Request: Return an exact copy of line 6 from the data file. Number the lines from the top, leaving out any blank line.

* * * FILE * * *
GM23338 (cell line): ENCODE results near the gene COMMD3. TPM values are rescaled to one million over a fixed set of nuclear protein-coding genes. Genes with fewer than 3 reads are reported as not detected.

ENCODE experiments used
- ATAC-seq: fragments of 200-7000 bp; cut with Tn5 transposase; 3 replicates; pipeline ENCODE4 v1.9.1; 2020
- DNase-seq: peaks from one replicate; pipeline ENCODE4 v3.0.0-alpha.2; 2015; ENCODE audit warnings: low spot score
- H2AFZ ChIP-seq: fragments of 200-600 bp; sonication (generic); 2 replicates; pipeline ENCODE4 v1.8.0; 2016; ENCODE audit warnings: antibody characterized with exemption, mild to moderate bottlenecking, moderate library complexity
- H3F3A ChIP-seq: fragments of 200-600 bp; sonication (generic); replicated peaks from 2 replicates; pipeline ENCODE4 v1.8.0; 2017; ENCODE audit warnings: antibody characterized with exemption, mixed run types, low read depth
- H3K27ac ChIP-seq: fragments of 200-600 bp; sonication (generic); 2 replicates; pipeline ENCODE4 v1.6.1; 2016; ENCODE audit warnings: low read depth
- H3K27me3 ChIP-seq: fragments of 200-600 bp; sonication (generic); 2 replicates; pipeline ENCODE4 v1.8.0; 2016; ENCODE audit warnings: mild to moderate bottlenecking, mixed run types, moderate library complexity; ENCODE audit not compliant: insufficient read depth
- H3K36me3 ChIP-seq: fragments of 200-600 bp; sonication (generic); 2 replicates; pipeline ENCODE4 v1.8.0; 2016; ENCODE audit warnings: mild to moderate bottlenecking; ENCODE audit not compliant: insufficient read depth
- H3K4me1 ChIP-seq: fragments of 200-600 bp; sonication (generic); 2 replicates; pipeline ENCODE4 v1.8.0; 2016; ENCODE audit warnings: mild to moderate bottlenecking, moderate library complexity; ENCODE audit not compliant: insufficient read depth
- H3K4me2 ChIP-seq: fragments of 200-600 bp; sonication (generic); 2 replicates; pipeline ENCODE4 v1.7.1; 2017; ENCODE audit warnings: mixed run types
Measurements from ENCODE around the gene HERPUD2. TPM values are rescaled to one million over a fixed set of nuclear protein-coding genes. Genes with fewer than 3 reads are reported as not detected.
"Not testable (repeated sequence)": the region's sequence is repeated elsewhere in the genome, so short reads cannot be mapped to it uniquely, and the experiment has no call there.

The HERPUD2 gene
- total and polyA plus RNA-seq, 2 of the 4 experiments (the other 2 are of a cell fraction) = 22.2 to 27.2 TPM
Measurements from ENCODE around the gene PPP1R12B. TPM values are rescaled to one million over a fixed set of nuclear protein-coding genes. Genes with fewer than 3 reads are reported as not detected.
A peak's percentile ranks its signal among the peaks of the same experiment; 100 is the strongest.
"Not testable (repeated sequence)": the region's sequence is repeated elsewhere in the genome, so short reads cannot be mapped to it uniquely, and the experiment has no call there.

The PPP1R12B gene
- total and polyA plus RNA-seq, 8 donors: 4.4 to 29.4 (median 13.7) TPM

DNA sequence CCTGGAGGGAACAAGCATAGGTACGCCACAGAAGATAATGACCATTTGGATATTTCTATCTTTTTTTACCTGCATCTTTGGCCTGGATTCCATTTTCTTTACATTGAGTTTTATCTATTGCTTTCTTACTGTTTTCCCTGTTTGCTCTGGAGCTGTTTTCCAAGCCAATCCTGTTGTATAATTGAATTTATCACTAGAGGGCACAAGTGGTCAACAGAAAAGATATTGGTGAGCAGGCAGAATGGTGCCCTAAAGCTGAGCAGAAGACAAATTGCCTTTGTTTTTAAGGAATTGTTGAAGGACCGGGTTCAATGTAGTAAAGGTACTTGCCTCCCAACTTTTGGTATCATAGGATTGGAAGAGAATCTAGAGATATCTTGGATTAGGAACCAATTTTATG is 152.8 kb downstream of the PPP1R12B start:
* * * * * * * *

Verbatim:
- H3F3A ChIP-seq: fragments of 200-600 bp; sonication (generic); replicated peaks from 2 replicates; pipeline ENCODE4 v1.8.0; 2017; ENCODE audit warnings: antibody characterized with exemption, mixed run types, low read depth